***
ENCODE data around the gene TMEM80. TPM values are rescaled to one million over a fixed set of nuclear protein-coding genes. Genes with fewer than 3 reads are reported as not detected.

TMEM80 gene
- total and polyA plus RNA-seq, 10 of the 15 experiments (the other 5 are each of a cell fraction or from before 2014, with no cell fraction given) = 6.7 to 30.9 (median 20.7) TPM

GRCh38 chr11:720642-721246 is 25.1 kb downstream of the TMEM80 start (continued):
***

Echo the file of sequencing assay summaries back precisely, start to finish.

ENCODE data around the gene TMEM80. TPM values are rescaled to one million over a fixed set of nuclear protein-coding genes. Genes with fewer than 3 reads are reported as not detected.

TMEM80 gene
- total and polyA plus RNA-seq, 10 of the 15 experiments (the other 5 are each of a cell fraction or from before 2014, with no cell fraction given) = 6.7 to 30.9 (median 20.7) TPM

GRCh38 chr11:720642-721246 is 25.1 kb downstream of the TMEM80 start (continued):